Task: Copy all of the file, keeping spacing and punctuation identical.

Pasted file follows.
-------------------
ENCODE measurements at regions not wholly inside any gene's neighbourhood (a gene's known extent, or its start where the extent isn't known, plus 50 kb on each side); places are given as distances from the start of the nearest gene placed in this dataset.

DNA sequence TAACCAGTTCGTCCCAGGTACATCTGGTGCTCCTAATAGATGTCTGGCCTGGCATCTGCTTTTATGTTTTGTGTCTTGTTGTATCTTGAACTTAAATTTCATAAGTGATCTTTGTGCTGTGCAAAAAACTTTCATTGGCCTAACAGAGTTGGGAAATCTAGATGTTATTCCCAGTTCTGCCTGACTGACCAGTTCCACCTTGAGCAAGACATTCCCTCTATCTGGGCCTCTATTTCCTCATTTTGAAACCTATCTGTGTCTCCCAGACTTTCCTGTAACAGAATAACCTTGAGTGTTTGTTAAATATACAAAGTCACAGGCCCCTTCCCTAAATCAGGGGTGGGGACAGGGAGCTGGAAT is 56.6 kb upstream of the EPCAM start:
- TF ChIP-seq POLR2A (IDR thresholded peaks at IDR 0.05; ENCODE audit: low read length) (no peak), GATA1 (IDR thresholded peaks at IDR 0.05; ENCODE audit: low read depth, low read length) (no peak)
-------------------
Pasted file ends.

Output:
ENCODE measurements at regions not wholly inside any gene's neighbourhood (a gene's known extent, or its start where the extent isn't known, plus 50 kb on each side); places are given as distances from the start of the nearest gene placed in this dataset.

DNA sequence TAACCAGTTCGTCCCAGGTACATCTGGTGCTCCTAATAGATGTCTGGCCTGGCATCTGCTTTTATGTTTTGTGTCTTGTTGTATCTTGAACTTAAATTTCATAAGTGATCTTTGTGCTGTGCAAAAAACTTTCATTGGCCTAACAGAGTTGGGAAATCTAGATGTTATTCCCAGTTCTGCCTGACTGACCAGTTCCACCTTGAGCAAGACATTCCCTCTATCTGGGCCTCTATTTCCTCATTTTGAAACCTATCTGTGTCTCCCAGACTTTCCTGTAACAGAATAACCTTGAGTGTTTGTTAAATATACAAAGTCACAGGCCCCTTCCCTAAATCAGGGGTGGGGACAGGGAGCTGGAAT is 56.6 kb upstream of the EPCAM start:
- TF ChIP-seq POLR2A (IDR thresholded peaks at IDR 0.05; ENCODE audit: low read length) (no peak), GATA1 (IDR thresholded peaks at IDR 0.05; ENCODE audit: low read depth, low read length) (no peak)